Narrated by a lonely old man named Zero Moustafa (F. Murray Abraham) to a man simply known as The Author (Jude Law), The Grand Budapest Hotel recounts Zero’s time as a young man (Tony Revolore), working as an aspiring lobby boy under the tutelage of Grand Budapest’s devoted concierge Gustave H. (Ralph Fiennes). When not attending the needs of the many hotel clientele, Gustave attends the “needs” of many aging, blonde (as he states, “’Cause they were.”) woman, most notably is the wealthy Madame D. (Tilda Swinton).
A month later, Gustave is informed of Madame D.’s mysterious death, and at her will reading is informed that he has inherited an extremely valuable painting of hers, which angers her diabolical son Dmitri Desgoffe-und-Taxis (Adrien Brody) and the menacing J.G. Jopling (Willem Dafoe). Matters are made much worse when Inspector Henckels (Edward Norton) arrests, of all people, Gustave for somehow being connected to the murder of Madame H.
Whether it’s Bottle Rocket, Rushmore, The Royal Tenenbaums, or more recently Moonrise Kingdom, Wes Anderson has proven himself to be one of the most captivating storytellers in the film industry. When his weakest film, The Life Aquatic With Steve Zissou, is nowhere near what he’s capable of, but still okay, that shows you his strength as a filmmaker.
Once again, Anderson returns with The Grand Budapest Hotel, a film that reunites him with practically everyone he’s ever worked and, more importantly, is sitting pretty up there with some other splendid company of his. Gorgeously shot with vivid imagery, Anderson places us inside another world of his with richly fascinating characters and fast-paced, witty dialogue. The plot’s heavy here in a blink and you’ll miss it sorta way. Anderson’s throwing a lot at us here, but nothing ever feels forced or unnecessary. Every storyline and character serves a purpose, all held together by one man: Gustave H.
Ralph Fiennes has always been a fantastic actor, but it wasn’t until I saw him in the wonderfully dark In Bruges that I realized he has a knack for comedy. As Monsieur Gustave H., Fiennes gives his best performance in years. It’s a breath of fresh air, after seeing him play villains for the most part these past few years, to see him play such a complex man who’s arrogant, obsessive yet has heart as well. Every aspect and emotion of this character, from humorous to heartfelt, is performed to perfection by Fiennes. It’s a performance I feel is deserving of Oscar consideration next year, but unfortunately may get overlooked since it’s still relatively early in the year.
Playing alongside Fiennes is newcomer Tony Revolori as the lobby boy Zero. Quiet yet quirky in his own way, Revolori’s Zero is a refugee who, as the film moves along, discloses certain details in his life to Gustave that reveal more and more layers of his character. It’s a understated yet strong performance that is all the more remarkable in that with very little, if any, film experience he’s going up against some heavy hitters in acting and doing well.
I could go on about the remainder of the cast, but it’d take me ’til next week to do. It’s a who’s who of talent that includes Anderson regulars Bill Murray, Owen Wilson, Adrien Brody (who has a hilarious intro), and Jason Schwartzman. Edward Norton brings a nice supporting turn as the police inspector determined to bring Gustave down, and Willem Dafoe delivers one of his darkest performances while hardly uttering a word. This is Willem Dafoe too we’re talking about, so to outdo the millions of other dark roles he’s played is high praise. What more can I say of Tilda Swinton, Tom Wilkinson, F. Murray Abraham, Saoirse Ronan (wonderful as Zero’s love interest), Harvey Keitel and Jeff Goldblum?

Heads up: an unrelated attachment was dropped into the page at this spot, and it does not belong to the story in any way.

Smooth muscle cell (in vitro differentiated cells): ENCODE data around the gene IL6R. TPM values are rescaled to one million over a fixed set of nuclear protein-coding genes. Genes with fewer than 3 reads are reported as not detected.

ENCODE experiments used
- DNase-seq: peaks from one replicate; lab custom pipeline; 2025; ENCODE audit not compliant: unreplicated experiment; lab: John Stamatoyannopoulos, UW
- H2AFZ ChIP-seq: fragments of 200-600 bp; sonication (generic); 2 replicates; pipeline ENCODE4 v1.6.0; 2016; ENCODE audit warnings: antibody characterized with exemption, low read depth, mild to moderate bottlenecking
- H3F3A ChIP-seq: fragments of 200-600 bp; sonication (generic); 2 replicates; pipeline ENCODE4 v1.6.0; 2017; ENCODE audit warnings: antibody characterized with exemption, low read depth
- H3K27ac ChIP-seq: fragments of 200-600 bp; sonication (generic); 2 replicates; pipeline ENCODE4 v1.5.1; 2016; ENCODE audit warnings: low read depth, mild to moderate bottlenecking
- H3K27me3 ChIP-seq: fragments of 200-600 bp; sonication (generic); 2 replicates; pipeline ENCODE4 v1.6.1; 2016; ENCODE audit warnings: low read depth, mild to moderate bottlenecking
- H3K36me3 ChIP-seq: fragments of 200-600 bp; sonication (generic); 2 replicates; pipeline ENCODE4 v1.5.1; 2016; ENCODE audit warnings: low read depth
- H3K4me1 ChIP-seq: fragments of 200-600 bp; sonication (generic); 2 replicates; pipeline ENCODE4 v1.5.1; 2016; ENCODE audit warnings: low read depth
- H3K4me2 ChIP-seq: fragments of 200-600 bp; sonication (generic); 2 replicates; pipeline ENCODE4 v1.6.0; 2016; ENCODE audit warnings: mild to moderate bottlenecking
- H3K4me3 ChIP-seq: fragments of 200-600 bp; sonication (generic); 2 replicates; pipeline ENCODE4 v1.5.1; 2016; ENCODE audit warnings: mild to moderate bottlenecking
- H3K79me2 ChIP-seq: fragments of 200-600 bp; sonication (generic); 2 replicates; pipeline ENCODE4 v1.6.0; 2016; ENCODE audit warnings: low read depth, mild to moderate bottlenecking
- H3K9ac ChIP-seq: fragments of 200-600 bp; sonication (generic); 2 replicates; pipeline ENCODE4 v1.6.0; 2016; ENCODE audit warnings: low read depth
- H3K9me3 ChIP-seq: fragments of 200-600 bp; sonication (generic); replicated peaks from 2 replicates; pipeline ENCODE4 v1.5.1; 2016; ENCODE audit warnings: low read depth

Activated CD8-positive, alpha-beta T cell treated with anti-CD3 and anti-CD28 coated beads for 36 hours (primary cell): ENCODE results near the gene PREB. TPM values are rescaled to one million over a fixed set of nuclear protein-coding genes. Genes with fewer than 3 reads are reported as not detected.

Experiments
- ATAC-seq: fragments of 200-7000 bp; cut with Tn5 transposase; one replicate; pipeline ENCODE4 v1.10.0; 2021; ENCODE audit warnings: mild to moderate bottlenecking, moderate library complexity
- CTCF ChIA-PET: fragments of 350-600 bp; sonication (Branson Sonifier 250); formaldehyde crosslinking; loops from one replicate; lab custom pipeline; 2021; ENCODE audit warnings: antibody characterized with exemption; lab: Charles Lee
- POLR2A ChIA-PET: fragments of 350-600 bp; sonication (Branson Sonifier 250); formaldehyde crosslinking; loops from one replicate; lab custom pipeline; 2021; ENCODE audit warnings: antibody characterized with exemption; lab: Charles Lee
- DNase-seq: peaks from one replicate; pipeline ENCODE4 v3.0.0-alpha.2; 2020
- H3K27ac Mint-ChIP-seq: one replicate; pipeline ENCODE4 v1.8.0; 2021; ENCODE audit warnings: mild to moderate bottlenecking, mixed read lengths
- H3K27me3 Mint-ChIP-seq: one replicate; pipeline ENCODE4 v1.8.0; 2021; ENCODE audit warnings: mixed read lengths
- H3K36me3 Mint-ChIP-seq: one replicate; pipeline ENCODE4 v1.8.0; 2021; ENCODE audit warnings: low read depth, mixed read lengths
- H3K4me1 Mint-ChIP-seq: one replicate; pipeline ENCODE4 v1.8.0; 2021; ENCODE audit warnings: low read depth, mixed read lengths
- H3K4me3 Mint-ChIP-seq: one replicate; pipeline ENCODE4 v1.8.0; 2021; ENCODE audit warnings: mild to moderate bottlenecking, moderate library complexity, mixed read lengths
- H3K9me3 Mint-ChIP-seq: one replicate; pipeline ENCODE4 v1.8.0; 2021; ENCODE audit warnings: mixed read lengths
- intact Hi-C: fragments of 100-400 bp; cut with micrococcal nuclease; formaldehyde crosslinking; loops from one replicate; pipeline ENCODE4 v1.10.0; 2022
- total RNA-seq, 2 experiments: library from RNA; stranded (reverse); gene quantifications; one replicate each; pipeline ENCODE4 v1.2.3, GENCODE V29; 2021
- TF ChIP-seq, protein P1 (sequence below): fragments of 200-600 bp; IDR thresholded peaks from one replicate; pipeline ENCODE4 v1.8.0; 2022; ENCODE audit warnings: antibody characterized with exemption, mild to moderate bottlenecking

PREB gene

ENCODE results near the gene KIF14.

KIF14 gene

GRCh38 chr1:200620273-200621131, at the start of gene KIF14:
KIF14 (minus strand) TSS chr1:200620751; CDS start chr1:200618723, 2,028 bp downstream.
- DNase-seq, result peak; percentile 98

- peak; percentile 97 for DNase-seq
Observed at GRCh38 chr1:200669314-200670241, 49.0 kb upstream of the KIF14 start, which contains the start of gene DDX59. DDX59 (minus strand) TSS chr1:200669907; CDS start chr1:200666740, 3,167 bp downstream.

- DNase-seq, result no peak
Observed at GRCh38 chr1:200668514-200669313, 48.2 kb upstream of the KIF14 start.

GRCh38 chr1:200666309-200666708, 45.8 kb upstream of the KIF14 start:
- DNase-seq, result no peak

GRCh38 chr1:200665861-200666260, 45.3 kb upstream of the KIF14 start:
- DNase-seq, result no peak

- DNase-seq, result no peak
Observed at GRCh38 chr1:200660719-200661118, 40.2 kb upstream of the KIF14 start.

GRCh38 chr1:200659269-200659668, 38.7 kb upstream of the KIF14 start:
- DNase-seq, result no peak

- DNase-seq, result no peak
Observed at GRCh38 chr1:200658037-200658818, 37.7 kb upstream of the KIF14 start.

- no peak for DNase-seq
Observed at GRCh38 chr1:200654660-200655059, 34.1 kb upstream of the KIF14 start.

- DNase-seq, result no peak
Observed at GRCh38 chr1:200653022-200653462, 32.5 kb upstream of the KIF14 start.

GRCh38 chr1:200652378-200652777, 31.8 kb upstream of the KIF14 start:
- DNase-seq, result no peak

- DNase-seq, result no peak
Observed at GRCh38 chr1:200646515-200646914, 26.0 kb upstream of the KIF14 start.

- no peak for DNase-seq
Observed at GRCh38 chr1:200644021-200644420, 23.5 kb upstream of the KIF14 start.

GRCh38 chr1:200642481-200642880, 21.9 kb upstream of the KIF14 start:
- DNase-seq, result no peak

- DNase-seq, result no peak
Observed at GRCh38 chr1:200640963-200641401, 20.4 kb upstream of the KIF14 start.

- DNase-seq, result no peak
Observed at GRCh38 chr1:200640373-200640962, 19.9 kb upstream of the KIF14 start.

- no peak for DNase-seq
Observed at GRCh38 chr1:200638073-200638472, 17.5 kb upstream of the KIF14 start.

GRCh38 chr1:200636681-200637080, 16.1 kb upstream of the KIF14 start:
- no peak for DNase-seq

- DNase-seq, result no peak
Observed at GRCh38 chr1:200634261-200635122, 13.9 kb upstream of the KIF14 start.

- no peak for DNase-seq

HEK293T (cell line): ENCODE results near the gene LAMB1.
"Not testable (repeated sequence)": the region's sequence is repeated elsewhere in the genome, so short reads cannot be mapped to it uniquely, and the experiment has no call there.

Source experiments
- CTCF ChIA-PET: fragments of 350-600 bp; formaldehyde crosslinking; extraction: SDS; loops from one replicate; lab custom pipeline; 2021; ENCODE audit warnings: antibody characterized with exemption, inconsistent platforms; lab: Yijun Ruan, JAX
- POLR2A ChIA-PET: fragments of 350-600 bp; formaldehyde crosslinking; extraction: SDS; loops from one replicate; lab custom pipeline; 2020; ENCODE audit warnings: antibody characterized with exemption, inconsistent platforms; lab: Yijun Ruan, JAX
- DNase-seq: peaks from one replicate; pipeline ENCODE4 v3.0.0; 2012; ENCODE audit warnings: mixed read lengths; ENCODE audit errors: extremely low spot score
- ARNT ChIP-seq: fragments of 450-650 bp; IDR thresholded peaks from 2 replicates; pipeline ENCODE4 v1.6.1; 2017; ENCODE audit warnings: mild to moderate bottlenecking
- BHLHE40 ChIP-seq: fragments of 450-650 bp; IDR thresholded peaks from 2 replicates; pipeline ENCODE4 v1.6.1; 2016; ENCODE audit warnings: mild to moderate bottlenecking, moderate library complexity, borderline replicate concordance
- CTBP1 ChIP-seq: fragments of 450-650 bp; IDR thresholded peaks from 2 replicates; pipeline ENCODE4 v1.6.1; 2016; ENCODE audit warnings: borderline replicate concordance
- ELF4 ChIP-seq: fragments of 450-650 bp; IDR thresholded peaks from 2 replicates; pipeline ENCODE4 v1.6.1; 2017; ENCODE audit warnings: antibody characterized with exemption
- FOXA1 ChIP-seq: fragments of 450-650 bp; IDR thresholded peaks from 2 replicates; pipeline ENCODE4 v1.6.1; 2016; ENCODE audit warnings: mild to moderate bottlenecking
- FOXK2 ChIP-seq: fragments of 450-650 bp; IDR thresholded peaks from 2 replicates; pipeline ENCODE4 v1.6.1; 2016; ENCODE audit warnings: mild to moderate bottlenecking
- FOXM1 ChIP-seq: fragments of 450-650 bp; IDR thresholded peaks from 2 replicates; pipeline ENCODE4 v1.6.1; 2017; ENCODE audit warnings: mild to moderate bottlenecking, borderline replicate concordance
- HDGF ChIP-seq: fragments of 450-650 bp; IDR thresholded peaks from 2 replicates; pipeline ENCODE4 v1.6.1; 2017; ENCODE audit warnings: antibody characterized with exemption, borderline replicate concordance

Basically, what I’m trying to say is that this is an extraordinary cast. If you couldn’t tell already.
Unlike Anderson’s previous films, The Grand Budapest Hotel ventures into darker territory than he’s known for. While it’s not displayed in obvious forms, within the story, the rise of fascism is dealt with. The violence is also much more jarring than what we’ve seen from Anderson, most notably in a superbly shot series of stalking scenes between Dafoe and Goldblum that scream Hitchcock. Yet, the darker aspects of the film never once feel misplaced when blended with the ones that are more eccentrically humorous. It’s sharp humor that knows when to be thought-provoking and meaningful at just the right times. That’s what Anderson does best.
Anderson’s not a polarizing filmmaker by any means, but I understand that his style of storytelling isn’t for everyone. Some may find it frustrating that he leaves a certain plot element (I’ll refrain from mentioning it) open-ended, and I know the plot heaviness and dry humor isn’t for those looking to check their critics brain at the door. However, I myself couldn’t help but once again be immersed into another one of Anderson’s meticulously crafted worlds, inhabited by such diverse and interesting characters, with Gustave at the forefront of it all, magnificently performed by Ralph Fiennes. It may not be Anderson’s best film, but it’s the best I’ve seen from him since The Royal Tenenbaums and Rushmore and the best I’ve seen in 2014 so far.
I give The Grand Budapest Hotel an A+ (★★★★).